Though coming at the end of the book, the Parson’s discussion of ira, both its good and bad manifestations, is vital for understanding Chaucer’s many depictions of angry characters and enraging situations earlier in The Canterbury Tales. But while the Parson devotes only a few lines to goode ire, his complex view of anger is illuminated by themes which run throughout his sermon: his negative view of the body and his idea that disease is both a necessary and positive state which makes possible the individual’s and the community’s progress toward the good. This essay traces the vocabulary and images of health and disease in the Parson’s closing sermon in order to examine how his ideas of disease, unease, and pain underpin his view of positive anger and its central role in the life of spiritually healthy individuals and communities. Applying the Parson’s concepts to the cases of the Pardoner and of the Clerk’s Griselda, I argue that both cases can be read as Chaucer’s meditation on the negative and positive role that anger plays in the physical and spiritual health of individuals as well as of communities and of fellowships.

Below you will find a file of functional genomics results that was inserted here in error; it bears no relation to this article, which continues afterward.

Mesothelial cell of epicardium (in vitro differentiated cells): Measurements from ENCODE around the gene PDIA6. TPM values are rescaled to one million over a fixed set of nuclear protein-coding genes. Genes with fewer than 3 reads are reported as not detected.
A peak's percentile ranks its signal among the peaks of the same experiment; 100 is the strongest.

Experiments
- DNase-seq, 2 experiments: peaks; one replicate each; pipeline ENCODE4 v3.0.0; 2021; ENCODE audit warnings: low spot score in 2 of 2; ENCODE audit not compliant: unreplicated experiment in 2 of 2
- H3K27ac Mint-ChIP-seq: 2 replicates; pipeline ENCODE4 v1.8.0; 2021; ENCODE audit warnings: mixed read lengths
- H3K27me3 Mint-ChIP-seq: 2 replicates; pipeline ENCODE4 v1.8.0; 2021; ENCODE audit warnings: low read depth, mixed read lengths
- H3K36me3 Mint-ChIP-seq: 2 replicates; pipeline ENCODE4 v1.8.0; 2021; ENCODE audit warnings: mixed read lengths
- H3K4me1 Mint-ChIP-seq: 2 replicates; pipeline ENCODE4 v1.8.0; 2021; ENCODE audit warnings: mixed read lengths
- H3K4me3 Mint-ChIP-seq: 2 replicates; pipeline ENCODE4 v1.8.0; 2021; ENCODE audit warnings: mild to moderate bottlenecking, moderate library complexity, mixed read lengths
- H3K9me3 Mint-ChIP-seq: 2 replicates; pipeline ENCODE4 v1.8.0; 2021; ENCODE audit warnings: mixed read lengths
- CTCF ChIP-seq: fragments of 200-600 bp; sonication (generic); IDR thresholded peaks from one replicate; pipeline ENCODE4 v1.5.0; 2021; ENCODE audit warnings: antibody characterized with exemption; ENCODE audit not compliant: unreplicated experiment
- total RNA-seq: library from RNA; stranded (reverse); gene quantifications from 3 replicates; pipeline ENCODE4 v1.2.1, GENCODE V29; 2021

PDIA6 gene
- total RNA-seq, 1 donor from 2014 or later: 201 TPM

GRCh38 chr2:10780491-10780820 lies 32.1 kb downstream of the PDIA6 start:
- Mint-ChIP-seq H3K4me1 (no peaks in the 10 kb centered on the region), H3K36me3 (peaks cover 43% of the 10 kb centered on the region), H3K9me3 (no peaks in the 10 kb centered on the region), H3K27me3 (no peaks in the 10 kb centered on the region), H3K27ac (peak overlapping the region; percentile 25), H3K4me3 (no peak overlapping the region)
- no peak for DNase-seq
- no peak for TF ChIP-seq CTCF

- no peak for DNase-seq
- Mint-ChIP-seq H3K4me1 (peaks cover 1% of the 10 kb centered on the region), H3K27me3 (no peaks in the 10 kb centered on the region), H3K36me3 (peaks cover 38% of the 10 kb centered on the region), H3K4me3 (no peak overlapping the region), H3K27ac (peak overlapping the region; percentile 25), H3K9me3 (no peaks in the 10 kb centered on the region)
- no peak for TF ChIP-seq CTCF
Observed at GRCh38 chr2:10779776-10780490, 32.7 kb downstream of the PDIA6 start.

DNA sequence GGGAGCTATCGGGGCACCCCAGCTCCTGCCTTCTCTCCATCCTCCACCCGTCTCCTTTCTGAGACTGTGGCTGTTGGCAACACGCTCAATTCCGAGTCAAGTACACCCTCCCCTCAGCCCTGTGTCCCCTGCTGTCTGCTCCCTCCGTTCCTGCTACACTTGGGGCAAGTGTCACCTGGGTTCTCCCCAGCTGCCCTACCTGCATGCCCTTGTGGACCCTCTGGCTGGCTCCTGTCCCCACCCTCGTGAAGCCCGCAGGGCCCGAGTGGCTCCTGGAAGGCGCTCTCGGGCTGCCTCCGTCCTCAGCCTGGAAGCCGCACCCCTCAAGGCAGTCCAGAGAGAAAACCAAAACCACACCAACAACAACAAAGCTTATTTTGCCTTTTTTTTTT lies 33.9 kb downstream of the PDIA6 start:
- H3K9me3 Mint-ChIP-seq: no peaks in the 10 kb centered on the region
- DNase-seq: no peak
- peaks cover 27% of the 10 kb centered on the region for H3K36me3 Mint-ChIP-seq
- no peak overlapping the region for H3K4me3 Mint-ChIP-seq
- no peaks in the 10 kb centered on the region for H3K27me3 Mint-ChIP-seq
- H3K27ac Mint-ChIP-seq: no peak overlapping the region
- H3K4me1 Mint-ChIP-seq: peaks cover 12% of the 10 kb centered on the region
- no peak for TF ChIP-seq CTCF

KEYWORDS: ira (anger), disease and health in the Middle Ages, images of the body, “The Parson’s Tale,” the Pardoner, “The Clerk’s Tale” (Griselda)